It's the kind of contrast that speaks to the richness of experience that is possible within a well-balanced community of faith. We worship together, joyful and exuberant - but it's in the context of commitment, encouragement, accountability and prayerful support that we grow. I've said this before, but it's too true not to repeat - most of my significant forward movement as a pilgrim in progress has come in the context of small groups.
Even in a church as resoundingly cool as ours there are too many people who fail to connect with living faith on a deep and personal level. Consequently, circles of support often emerge around common denominators other than faith. Church can easily become just one more club membership - along with civic organizations, the country club, the alumni booster association and the YMCA.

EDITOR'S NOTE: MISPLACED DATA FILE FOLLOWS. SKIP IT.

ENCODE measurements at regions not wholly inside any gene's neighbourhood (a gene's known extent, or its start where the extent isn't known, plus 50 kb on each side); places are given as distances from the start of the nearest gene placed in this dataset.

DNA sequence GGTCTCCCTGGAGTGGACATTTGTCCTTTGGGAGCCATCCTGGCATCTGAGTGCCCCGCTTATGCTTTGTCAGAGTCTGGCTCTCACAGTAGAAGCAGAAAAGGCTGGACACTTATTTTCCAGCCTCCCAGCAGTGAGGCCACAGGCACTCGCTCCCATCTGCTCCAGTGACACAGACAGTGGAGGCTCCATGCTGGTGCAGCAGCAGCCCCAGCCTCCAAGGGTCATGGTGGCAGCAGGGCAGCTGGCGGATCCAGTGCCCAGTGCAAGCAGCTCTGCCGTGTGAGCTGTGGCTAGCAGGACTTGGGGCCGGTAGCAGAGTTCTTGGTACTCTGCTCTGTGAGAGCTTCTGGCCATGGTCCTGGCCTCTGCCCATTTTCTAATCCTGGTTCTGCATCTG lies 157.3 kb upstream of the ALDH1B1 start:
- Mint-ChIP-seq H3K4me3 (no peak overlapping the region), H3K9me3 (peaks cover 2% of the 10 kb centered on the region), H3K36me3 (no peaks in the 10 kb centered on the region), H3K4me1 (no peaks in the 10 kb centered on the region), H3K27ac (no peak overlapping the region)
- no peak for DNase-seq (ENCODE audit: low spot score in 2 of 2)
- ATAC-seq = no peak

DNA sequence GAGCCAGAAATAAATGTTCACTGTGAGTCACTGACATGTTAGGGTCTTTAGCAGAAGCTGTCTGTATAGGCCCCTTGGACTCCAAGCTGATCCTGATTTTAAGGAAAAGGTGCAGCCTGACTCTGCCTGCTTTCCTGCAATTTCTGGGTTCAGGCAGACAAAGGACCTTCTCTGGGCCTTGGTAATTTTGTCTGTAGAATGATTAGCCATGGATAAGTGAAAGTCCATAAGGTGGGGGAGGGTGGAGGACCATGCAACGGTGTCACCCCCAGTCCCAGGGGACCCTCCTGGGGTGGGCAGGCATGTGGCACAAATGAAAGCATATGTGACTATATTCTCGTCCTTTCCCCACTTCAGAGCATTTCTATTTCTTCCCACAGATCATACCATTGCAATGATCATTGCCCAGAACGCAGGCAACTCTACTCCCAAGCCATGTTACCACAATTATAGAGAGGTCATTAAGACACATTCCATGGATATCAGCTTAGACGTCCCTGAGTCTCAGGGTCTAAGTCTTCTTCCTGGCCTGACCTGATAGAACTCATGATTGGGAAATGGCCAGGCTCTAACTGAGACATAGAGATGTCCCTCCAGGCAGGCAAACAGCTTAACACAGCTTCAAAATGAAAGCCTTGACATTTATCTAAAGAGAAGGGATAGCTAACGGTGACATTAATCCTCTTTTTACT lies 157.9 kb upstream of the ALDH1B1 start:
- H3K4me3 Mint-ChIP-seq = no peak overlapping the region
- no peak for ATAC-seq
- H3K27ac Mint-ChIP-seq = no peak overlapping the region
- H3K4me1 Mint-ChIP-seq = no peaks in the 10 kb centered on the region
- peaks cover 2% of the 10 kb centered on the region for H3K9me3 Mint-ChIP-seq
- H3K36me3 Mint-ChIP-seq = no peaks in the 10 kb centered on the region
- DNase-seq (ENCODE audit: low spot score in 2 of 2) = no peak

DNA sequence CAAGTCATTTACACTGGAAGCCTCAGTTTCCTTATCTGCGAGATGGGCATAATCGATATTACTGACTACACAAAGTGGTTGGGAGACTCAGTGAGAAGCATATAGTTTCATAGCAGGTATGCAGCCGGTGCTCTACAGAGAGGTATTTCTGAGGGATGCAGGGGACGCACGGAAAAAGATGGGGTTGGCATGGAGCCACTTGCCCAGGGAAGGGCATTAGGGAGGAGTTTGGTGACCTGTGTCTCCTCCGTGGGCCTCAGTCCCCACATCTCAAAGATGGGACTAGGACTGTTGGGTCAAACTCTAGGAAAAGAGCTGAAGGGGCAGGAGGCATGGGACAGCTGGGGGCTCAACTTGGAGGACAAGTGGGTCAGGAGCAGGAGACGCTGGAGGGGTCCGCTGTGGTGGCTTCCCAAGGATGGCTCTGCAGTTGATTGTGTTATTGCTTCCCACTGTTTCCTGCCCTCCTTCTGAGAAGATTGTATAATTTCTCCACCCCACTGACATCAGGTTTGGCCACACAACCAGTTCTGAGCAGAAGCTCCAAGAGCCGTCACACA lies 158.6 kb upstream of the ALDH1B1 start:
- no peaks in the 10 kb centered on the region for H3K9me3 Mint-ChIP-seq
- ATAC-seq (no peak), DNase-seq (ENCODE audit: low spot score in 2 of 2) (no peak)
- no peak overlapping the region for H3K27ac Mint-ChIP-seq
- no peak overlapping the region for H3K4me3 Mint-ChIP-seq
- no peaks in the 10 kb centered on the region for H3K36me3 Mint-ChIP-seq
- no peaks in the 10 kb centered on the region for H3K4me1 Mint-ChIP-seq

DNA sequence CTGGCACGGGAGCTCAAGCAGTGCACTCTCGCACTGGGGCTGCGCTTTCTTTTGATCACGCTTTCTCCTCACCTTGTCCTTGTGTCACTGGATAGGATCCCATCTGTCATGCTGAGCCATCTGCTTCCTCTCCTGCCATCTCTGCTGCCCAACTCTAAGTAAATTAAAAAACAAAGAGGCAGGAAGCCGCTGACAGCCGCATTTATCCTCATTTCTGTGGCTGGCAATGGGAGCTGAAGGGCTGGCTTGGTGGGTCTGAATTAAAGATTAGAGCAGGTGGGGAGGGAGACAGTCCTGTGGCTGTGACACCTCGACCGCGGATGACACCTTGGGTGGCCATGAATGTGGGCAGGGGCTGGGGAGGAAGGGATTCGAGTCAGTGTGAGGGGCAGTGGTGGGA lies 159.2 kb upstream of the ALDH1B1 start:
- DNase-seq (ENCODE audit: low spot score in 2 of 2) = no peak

But here at home on Sunday evening, as a small covenant group of believers, we loved one another eloquently, and in the context of our commitment to follow Jesus. It's not that we don't have varied political opinions, or hot-button issues, or economic realities. And it's not that we don't own differing views about fine nuances of doctrine, or what to do about the homeless population, or favorite hymns and style of worship, or how much to spend on the renovations.... It's just that those differences don't matter nearly so much as the way that we love one another.
We're all "the right kind of people;" we're all "the sort of people we want at this church"... because we're all in need of grace and love and forgiveness and encouragement. Such a posture is the only basis of authentic community.
This morning (Monday) I interviewed a local pastor and we talked about "success". "It's so easy," he said, "to get caught up in the cultural definition, and to believe that ministry must win in the numbers arena to be considered cutting edge...."
Our small group - caught, partially, in a grainy cell-phone snapshot from last night - is the one of the most definitive and ongoing success stories of our ministry here.